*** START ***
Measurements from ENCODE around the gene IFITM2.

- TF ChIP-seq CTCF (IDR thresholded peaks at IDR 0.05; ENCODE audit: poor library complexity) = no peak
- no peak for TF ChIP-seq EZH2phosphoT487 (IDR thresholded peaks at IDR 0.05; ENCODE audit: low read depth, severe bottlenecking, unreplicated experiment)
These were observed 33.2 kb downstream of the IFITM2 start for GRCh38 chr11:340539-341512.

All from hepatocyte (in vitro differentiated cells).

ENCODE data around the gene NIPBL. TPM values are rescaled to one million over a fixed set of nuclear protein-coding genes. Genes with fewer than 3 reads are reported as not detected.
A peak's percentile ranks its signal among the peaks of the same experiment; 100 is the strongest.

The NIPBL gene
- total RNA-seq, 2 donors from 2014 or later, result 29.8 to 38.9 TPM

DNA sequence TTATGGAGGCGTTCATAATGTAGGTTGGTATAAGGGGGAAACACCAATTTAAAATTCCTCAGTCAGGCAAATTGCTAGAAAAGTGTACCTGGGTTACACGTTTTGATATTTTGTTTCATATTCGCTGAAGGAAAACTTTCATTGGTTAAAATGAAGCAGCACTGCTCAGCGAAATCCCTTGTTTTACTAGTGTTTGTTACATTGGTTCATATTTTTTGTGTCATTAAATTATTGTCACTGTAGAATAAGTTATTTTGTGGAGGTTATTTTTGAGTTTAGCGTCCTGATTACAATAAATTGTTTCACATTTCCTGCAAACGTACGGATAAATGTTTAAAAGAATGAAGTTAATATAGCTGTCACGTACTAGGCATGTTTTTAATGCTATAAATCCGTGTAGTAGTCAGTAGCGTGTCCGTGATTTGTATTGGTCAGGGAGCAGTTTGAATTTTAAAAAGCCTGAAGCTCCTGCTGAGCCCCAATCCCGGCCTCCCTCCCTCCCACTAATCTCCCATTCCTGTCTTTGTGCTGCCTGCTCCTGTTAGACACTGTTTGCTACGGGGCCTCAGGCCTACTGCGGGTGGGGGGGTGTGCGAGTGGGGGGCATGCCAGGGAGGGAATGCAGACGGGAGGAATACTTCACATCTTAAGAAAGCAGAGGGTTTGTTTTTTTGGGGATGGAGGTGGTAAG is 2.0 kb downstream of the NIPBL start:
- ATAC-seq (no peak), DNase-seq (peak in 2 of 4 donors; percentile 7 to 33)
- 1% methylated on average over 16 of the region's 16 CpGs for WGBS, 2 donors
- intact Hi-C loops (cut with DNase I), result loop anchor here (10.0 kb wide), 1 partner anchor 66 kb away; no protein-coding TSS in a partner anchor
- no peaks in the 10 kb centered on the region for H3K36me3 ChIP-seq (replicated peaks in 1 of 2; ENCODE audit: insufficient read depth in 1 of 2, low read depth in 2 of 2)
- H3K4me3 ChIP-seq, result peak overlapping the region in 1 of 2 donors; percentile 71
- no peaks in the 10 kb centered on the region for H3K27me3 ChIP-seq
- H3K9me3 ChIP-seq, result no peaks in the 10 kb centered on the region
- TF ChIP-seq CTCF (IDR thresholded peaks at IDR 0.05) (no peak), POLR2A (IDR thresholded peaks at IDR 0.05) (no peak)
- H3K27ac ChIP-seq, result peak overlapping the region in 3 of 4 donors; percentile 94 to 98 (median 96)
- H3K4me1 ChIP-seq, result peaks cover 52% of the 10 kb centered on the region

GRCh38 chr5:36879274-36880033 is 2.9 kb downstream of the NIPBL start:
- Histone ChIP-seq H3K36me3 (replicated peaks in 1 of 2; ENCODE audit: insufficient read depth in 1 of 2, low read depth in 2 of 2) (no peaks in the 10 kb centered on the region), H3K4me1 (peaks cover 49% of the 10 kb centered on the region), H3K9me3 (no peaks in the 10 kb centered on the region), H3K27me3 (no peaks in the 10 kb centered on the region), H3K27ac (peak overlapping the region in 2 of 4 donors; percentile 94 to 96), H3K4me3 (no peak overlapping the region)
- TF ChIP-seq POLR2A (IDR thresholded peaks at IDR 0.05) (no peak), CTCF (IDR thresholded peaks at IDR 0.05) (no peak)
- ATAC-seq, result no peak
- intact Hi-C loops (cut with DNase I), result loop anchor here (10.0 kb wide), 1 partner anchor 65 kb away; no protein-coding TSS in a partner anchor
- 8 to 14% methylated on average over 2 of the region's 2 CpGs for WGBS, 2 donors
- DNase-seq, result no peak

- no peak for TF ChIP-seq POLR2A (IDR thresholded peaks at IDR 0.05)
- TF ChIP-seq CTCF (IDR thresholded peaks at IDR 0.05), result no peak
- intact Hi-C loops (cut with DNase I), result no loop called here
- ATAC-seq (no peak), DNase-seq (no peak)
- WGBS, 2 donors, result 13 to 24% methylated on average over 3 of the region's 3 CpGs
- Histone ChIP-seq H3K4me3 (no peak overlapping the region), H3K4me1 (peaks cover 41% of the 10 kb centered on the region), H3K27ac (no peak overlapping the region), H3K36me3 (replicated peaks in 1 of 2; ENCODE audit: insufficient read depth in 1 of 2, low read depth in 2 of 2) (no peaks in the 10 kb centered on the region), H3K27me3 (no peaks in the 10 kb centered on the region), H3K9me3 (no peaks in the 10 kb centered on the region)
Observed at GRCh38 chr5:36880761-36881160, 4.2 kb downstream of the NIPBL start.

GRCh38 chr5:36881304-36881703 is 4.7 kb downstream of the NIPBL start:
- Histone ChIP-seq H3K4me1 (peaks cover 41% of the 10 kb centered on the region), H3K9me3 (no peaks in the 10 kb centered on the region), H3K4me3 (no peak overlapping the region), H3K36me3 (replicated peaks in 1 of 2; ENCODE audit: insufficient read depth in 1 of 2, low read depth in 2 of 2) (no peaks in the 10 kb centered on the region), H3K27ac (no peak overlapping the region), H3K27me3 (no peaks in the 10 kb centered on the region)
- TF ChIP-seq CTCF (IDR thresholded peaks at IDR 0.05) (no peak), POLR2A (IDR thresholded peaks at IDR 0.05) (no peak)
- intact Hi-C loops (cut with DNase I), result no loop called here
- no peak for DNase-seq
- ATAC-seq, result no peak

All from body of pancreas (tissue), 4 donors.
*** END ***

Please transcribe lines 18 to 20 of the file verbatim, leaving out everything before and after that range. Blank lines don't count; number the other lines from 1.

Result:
- TF ChIP-seq CTCF (IDR thresholded peaks at IDR 0.05) (no peak), POLR2A (IDR thresholded peaks at IDR 0.05) (no peak)
- H3K27ac ChIP-seq, result peak overlapping the region in 3 of 4 donors; percentile 94 to 98 (median 96)
- H3K4me1 ChIP-seq, result peaks cover 52% of the 10 kb centered on the region